GM, Chrysler say dealer cuts key part of revival -- Top executives of General Motors Corp and Chrysler LLC were pressed by angry U.S. senators on Wednesday to rethink plans to slash more than 2,300 dealerships as a key part of their restructuring.

Industry analysts have long said that the sprawling retail networks hurt Detroit automakers because they force dealers -- particularly those in the suburbs of large cities -- to compete more against each other than rival automakers.

The automakers have set aggressive deadlines to identify the showrooms they will retain after emerging from bankruptcy with the help of billions of dollars of taxpayer funds...
Treasury Secretary Timothy Geithner can't sell his Larchmont, NY houseTim Geithner's House Goes Into Shadow Housing Inventory

ABC News:
Geithner Faces Sluggish Market, Rents out NY Home -- The real estate market's troubles are hitting close to home for Treasury Secretary Timothy Geithner.

After reducing the price on his house in a tony New York City suburb to less than he paid for it, Geithner still couldn't sell and recently rented it out instead, according to real estate agents familiar with the deal.

Geithner put his five-bedroom Tudor near leafy Larchmont on the market for $1.635 million in February, after heading to Washington for his job as the nation's top economic official.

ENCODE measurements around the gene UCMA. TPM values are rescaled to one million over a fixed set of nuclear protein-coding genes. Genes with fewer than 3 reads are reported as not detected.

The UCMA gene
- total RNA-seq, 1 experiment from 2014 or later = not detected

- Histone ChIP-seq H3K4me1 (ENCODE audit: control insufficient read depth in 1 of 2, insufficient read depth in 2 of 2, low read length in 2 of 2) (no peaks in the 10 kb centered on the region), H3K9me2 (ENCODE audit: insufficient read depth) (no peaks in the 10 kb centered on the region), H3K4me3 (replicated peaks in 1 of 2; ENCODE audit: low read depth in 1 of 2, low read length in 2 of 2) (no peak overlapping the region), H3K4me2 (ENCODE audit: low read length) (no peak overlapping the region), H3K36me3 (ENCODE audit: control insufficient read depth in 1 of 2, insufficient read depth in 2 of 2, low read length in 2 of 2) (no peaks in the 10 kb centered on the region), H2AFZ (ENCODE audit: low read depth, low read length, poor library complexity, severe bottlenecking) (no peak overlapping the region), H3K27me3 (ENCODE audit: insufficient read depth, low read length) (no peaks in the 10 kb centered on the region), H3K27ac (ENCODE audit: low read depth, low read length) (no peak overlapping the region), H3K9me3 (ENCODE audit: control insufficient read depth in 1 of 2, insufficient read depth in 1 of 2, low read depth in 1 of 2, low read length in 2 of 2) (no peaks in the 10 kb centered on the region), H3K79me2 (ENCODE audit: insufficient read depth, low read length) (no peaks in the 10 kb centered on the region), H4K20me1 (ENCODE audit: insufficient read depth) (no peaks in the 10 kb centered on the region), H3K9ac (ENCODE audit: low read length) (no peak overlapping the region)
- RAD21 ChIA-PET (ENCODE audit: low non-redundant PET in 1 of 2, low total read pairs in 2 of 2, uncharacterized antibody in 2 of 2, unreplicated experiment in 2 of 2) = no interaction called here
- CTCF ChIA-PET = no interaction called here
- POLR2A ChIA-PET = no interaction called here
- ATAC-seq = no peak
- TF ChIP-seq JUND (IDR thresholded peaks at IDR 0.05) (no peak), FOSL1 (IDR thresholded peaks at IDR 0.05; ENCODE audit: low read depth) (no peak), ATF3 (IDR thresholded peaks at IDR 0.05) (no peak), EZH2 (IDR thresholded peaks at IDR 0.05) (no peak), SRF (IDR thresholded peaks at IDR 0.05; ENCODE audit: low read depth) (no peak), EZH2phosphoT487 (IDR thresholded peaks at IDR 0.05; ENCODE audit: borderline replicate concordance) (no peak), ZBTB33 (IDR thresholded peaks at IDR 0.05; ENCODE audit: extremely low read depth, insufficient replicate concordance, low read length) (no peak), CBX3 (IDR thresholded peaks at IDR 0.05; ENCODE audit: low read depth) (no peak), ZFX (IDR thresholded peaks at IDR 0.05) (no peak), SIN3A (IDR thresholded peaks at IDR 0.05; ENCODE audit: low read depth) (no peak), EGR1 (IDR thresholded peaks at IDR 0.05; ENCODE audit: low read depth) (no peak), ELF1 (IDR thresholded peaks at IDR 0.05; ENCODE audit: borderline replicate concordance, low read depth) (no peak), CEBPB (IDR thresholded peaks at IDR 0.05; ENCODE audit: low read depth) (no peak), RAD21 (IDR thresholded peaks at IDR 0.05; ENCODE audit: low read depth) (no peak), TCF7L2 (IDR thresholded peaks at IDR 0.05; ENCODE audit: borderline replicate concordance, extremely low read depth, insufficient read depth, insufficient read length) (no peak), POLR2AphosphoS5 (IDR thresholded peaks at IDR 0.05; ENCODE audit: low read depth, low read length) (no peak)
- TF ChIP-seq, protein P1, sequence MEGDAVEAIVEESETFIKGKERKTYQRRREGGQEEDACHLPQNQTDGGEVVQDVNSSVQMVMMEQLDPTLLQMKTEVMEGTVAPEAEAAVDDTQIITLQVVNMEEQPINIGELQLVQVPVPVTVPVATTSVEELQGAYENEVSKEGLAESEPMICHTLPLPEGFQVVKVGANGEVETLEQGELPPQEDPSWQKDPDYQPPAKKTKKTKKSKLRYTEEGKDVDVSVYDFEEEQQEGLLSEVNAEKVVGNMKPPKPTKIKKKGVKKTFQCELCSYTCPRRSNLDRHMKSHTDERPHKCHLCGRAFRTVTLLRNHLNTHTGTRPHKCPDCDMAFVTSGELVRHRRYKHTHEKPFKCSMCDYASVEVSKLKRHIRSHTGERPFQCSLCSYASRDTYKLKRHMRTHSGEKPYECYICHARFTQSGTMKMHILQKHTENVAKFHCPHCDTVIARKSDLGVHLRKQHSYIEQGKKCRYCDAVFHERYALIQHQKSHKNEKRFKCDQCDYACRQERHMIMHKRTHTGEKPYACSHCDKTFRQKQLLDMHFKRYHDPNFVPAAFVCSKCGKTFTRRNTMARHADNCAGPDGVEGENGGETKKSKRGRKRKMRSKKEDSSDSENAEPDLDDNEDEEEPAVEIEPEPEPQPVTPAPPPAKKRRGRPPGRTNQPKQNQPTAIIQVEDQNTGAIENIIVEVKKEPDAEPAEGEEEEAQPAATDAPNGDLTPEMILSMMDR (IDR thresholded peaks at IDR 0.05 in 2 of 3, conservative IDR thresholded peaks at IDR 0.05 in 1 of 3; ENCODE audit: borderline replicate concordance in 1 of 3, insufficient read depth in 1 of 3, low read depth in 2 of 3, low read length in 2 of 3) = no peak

A few weeks after the asking price was dropped to $1.575 million, the home was rented for $7,500 a month on May 21, said the agents, Scott Stiefvater of Stiefvater Real Estate and Debbie Meiliken of Keller Williams Realty New York. . .
Housing Doom blog: Geithner Can’t Unload His House Either
Zilow: Geithner’s Larchmont House for Sale
Mary Grigat / Huffington Post:
I Pine, You Pine, We All Pine for Subprime -- Alas, those days -- our national bacchanalia devoted to the attainment of that which we cannot afford -- are done and dusted, left rotting and festering in the past like so much road kill.

But my question is this: why must I suffer for the sins of the fathers? . . .
Bernie, Mark, and Andrew Madoff on the trading room of Bernard L. Madoff Investment SecuritiesVanity Fair:
Did the Madoff Sons Know? -- Friends of Mark and Andy Madoff tell Vanity Fair writer David Margolick that Andrew has called what his father did to him and his brother “a father-son betrayal of biblical proportions,” and has said that to categorize it as being blindsided would amount to the understatement of the century. But others, including Madoff alumni, don’t believe the boys could have been unaware of the scheme.

Margolick talks with their friends, surrogates, and former colleagues, and reveals that when Bernie Madoff broke the news of his Ponzi scheme to his sons, in the kitchen of his penthouse apartment, Mark was angry and Andrew was on the floor, sobbing. . .
Dealbook / NY Times: How Much Did the Madoff Sons Know?

Calculated Risk

MishTalk - Mike Shedlock

Paul Krugman - NY Times

The Big Picture - Barry Ritholtz

naked capitalism - Yves Smith

Pragmatic Capitalism

Washington's Blog

Safe Haven

Paper Economy

The Daily Reckoning - Australia